Despite the ongoing deployment of an 8-foot-tall electronic fence along much of the 17-mile section of highway and enough cameras to cover each side the highway at the crossings, it is still difficult to gauge the relative the project's success.
Though Dodd said fenced areas have seen an 83 percent reduction in elk-vehicle crashes during the last year, speeds in the 55 mph test area still average 80 mph. Over the long term, Dodd said the elk-accident rate has nearly doubled in seven years, with 36 percent of those incidents happening at designated crossings.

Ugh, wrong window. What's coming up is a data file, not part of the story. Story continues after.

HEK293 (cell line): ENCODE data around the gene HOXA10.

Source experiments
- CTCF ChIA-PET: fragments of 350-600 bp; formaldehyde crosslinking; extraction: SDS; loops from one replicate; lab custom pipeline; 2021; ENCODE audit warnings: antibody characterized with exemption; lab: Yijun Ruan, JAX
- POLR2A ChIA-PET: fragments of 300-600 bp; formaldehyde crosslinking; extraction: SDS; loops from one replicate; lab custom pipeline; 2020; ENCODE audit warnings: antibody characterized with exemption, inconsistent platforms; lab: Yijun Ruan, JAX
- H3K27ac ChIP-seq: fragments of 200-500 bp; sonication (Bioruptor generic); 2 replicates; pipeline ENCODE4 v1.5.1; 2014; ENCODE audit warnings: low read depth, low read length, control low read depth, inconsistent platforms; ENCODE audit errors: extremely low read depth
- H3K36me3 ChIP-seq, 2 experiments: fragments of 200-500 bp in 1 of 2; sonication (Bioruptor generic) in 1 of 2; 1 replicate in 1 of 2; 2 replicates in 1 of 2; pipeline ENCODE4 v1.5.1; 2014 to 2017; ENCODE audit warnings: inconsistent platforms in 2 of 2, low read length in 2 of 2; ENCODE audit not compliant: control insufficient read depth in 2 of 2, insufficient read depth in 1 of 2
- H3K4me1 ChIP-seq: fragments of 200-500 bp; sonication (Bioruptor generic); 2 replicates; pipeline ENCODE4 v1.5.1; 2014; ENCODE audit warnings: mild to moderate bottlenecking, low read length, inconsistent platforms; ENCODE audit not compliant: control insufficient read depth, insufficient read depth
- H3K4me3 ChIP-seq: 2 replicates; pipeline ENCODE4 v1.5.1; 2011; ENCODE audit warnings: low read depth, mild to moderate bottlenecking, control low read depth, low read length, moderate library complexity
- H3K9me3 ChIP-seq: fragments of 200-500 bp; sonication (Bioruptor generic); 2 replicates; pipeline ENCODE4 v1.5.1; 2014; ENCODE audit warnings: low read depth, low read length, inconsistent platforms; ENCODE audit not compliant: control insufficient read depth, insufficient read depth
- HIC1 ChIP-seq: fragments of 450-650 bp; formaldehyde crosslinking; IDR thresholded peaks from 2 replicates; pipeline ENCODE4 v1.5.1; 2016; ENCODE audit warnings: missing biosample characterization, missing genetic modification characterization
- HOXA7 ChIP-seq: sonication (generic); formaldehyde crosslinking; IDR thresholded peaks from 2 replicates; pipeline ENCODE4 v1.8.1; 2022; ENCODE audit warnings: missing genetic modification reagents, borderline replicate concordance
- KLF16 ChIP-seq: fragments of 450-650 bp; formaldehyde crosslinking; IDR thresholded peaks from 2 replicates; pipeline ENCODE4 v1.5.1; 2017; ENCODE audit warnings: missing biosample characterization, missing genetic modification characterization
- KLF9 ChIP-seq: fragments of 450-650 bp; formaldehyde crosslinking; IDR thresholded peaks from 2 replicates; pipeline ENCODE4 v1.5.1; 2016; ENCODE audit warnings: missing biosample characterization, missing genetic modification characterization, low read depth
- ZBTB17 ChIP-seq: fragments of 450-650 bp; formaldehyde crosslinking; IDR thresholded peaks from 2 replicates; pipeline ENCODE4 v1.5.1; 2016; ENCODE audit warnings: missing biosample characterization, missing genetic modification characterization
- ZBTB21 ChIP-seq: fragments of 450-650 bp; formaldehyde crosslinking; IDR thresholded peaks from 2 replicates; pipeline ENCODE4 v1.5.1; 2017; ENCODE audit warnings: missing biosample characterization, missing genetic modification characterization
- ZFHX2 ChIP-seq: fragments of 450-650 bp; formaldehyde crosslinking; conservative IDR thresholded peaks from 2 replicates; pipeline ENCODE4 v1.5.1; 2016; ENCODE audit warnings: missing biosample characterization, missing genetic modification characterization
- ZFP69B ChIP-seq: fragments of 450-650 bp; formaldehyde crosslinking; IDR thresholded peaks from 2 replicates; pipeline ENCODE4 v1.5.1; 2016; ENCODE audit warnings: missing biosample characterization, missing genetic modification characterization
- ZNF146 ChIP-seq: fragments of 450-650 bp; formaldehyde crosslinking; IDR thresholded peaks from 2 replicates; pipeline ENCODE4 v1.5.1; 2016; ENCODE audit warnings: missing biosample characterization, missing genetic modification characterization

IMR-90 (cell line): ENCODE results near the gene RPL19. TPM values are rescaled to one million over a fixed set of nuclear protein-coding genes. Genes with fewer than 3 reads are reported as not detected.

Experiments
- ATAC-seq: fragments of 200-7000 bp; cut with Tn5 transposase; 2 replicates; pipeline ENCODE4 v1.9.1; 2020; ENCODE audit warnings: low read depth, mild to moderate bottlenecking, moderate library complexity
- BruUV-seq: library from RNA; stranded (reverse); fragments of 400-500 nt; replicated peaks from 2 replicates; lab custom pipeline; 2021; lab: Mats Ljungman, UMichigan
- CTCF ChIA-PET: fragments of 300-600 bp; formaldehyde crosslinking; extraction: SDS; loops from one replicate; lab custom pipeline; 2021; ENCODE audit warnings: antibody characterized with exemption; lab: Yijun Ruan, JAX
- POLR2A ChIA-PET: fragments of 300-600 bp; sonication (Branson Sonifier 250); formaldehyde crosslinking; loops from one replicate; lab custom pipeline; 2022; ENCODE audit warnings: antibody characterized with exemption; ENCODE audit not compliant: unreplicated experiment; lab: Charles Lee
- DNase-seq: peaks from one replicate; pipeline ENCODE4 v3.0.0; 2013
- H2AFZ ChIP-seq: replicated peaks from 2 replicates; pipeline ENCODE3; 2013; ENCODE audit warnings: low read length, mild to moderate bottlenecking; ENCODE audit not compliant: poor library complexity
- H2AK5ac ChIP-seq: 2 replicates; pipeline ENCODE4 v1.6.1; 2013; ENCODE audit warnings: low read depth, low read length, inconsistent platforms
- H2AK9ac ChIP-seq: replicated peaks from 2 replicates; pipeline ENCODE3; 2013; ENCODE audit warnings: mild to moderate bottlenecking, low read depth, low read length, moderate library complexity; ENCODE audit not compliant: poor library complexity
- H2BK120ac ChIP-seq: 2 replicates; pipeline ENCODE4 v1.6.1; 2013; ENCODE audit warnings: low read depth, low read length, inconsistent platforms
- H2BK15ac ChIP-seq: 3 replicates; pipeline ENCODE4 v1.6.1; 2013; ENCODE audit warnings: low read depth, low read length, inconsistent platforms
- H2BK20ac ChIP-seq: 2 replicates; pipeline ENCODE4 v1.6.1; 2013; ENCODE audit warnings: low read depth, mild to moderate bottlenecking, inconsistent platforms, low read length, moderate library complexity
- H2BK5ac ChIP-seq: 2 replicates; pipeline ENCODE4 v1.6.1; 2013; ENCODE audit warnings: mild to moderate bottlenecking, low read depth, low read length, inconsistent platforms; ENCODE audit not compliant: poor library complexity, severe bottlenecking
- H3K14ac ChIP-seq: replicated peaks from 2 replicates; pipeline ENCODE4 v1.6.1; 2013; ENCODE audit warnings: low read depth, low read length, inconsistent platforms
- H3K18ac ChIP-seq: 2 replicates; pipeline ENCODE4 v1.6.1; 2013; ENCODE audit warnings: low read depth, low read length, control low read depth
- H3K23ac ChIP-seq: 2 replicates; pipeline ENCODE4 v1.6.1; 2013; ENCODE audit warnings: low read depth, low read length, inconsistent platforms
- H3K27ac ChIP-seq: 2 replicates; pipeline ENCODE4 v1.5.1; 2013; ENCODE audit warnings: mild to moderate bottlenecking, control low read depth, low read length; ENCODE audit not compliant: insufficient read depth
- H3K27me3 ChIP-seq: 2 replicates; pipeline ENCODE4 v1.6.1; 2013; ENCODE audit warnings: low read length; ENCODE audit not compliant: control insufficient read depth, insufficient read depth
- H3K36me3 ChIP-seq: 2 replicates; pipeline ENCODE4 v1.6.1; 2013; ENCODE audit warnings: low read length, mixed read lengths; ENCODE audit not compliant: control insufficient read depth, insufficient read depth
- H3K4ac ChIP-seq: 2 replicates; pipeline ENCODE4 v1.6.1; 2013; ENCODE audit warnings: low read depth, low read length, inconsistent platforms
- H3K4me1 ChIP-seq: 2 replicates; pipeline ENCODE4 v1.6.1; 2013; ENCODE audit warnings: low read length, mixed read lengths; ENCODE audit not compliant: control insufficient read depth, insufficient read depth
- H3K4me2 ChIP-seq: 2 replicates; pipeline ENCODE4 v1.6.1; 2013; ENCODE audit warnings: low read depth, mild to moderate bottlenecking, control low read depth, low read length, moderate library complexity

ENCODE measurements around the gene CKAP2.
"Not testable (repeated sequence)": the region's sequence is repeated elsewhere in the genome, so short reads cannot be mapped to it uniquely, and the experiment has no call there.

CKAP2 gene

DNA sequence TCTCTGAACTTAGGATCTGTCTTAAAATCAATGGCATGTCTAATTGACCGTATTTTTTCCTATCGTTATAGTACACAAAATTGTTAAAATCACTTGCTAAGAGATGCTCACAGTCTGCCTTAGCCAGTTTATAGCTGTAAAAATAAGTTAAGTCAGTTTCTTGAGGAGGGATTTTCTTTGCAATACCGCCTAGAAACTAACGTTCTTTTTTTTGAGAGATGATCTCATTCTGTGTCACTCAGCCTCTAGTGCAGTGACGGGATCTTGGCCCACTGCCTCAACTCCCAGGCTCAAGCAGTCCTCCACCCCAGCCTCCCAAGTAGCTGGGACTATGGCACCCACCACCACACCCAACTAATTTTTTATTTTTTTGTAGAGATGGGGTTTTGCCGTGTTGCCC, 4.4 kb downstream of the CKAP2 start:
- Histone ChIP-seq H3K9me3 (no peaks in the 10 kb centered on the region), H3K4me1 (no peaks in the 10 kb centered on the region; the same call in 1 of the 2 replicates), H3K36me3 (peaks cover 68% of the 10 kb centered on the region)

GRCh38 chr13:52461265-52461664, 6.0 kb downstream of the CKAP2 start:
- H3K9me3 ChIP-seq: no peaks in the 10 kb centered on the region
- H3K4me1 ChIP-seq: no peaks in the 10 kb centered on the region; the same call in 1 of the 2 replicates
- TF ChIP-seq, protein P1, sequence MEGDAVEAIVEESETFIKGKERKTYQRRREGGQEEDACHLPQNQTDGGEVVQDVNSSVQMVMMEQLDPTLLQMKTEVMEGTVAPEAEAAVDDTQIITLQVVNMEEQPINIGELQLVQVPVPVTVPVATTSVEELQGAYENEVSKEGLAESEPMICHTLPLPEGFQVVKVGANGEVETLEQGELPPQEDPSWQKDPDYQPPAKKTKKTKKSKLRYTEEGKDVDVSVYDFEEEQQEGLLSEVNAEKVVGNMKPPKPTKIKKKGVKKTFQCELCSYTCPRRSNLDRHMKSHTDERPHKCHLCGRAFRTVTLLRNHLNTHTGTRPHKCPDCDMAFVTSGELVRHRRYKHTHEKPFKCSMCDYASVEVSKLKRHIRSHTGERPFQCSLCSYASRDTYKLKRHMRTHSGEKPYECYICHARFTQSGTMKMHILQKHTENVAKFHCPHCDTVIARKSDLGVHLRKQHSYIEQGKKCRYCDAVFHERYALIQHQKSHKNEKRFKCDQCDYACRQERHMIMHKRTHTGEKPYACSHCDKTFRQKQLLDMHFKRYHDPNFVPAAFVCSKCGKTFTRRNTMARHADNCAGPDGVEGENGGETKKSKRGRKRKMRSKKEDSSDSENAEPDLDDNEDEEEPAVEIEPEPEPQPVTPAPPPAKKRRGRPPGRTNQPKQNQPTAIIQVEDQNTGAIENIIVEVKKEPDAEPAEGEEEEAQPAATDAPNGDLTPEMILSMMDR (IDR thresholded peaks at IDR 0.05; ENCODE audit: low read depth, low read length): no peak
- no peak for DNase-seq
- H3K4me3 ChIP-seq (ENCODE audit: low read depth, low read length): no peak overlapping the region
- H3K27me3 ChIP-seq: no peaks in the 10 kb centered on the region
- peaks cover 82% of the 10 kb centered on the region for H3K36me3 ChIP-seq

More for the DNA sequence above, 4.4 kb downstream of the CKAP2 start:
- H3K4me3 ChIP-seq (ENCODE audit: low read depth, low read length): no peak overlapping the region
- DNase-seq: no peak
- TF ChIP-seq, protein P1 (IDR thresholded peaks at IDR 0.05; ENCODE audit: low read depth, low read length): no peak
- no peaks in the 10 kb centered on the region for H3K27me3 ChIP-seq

Dodd said the fault lies in the state's exploding population, not the warning system. From 1990 to 2000 the state population density swelled from 32.3 people per square mile to 45.2, according to state statistics. Headcount is expected to grow from 3.6 million in 1990 to 6.6 million by 2010.
To counter the population boom, planners are laying the groundwork for a public education campaign, while also working to expand the reach of the electric fence, to better channel elk toward the crossings.